Globalization, Inequality, and Corruption

Harald Badinger, Elisabeth Nindl

Publication: Working/Discussion PaperWU Working Paper

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This paper presents new empirical evidence on the determinants of corruption, focussing
on the role of globalization and inequality. The estimates for a panel of 102
countries over the period 1995-2005 point to three main results: i) Detection technologies,
reflected in a high level of development, human capital, and political rights reduce
corruption, whereas natural resource rents increase corruption. ii) Globalization (in
terms of both trade and financial openness) has a negative effect on corruption, which
is more pronounced in developing countries. iii) Inequality increases corruption, and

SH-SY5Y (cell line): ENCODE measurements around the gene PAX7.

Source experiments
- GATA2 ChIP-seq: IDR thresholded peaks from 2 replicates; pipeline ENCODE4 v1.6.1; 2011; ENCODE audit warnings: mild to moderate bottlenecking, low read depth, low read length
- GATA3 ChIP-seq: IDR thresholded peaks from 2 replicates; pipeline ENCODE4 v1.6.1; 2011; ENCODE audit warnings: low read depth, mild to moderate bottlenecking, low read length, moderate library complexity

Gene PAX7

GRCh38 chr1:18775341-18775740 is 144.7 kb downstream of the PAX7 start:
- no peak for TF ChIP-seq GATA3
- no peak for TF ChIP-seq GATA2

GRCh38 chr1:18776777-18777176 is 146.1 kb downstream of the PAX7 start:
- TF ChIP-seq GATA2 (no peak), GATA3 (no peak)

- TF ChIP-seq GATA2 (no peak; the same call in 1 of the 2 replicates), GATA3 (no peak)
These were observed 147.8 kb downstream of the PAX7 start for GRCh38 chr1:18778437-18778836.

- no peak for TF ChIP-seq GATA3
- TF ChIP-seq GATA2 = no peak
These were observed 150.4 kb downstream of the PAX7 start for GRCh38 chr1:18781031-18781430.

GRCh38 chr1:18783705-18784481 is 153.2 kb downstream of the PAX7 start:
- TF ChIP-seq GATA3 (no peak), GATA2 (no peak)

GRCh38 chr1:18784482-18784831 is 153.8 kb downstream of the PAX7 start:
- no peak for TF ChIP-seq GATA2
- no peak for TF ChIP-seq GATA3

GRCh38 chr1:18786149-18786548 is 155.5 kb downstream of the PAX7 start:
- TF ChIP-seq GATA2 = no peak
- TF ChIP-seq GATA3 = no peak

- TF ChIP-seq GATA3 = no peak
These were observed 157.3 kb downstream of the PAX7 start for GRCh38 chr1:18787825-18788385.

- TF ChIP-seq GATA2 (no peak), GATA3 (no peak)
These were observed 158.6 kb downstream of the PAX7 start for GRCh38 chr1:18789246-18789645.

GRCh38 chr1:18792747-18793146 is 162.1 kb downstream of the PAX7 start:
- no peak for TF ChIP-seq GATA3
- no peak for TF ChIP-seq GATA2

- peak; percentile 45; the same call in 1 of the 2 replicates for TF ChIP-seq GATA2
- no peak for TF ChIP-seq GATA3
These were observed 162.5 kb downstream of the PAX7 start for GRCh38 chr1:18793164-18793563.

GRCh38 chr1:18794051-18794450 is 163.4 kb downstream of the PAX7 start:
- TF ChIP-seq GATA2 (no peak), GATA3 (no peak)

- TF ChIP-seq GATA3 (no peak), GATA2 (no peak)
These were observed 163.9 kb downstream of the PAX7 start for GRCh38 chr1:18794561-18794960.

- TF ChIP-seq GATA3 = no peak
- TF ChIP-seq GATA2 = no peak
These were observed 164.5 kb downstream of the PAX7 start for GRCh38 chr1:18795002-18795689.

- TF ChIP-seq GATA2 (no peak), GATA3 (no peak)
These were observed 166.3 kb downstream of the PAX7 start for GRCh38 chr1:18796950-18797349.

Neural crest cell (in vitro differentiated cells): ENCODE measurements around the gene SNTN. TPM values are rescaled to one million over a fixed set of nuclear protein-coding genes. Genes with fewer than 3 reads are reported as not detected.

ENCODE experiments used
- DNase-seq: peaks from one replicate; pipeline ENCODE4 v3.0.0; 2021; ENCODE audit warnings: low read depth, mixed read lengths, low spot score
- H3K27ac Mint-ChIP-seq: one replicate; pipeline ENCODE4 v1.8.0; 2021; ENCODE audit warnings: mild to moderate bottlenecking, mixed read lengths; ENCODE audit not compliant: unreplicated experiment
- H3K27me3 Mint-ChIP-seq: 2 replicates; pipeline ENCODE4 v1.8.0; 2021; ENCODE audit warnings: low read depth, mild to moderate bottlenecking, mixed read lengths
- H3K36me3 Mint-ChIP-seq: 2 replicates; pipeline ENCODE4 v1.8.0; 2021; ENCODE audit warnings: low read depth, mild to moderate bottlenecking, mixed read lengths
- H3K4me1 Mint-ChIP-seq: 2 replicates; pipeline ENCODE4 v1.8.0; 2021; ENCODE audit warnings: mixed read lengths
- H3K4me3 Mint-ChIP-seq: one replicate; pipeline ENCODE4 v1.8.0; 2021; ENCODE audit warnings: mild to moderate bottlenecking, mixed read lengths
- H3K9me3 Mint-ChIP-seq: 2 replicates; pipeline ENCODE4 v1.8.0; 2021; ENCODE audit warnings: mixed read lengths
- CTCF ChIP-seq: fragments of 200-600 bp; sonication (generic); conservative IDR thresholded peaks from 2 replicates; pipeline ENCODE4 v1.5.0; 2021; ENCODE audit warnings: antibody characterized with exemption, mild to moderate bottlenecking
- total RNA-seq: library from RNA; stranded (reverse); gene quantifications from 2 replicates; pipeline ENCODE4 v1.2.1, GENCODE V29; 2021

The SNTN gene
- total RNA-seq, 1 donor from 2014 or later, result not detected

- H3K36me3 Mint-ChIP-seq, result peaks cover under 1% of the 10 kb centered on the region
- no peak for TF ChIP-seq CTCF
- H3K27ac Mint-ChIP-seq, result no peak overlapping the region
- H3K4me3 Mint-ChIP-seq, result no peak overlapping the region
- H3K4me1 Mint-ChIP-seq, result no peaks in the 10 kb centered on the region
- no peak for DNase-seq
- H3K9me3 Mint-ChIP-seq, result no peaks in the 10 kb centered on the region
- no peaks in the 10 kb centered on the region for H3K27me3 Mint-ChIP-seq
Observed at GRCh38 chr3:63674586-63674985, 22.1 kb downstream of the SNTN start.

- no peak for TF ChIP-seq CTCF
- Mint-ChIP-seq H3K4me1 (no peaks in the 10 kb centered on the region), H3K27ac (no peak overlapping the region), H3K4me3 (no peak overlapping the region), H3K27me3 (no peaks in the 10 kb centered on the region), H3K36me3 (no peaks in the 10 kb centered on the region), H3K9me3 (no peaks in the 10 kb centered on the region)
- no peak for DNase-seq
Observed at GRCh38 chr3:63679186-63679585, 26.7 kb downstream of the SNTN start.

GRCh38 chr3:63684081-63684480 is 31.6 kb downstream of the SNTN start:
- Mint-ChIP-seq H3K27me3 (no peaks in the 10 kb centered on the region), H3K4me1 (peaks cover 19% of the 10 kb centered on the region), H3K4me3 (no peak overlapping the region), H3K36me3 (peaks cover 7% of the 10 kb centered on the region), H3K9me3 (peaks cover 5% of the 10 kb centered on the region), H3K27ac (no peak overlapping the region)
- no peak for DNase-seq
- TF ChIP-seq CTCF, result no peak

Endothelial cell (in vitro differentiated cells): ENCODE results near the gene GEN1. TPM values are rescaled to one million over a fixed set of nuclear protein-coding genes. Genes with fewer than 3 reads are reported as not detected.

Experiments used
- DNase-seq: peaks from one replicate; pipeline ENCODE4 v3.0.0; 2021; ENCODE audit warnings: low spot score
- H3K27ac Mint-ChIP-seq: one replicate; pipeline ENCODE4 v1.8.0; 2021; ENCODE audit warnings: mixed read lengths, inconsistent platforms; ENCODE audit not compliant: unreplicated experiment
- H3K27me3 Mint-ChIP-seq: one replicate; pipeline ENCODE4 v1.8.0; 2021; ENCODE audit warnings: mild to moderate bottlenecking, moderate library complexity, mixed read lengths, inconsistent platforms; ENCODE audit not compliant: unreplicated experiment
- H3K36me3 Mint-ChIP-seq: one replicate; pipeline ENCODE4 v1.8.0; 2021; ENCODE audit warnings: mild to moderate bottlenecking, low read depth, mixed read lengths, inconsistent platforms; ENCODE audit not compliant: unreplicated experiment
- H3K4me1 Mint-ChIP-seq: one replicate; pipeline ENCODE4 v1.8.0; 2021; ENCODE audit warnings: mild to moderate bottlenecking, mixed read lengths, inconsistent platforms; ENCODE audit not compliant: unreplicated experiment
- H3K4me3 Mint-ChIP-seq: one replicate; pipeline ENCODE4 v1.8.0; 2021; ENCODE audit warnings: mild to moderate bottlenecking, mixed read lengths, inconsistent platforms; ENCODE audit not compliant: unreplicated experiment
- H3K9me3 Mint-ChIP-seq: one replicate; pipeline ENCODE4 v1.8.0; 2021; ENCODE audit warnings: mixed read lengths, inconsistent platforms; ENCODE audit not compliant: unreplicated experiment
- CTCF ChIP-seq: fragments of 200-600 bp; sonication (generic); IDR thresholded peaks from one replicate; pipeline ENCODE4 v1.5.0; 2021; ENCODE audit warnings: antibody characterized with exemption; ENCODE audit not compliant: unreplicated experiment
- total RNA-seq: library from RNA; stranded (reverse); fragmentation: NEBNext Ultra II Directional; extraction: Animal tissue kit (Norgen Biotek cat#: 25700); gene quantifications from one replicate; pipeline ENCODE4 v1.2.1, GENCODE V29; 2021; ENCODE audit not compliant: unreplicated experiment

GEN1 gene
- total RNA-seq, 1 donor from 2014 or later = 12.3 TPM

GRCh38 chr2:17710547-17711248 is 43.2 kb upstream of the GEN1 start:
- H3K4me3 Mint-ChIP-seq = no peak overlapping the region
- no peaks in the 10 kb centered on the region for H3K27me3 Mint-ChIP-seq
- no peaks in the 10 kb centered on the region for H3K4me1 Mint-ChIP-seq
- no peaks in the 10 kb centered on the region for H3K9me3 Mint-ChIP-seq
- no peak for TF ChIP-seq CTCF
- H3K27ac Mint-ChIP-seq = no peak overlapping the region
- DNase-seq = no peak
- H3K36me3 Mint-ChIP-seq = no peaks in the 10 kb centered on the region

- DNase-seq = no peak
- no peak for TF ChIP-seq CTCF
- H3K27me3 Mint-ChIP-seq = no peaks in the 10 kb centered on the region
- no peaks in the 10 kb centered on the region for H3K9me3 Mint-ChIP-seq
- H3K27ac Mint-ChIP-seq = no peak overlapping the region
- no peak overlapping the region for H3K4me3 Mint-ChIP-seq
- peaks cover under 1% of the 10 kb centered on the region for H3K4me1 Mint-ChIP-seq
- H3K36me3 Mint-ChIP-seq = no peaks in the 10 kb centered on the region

once the role of inequality is accounted for, the impact of globalization on corruption
is halved. In line with recent theory, this suggests that globalization - besides reducing
corruption through enhanced competition - affects corruption also by reducing
Original languageEnglish
Publication statusPublished - 2012

Publication series

SeriesDepartment of Economics Working Paper Series

Austrian Classification of Fields of Science and Technology (ÖFOS)

  • 506004 European integration
  • 502025 Econometrics
  • 502047 Economic theory
  • 502003 Foreign trade
  • 502018 Macroeconomics

WU Working Paper Series

  • Department of Economics Working Paper Series

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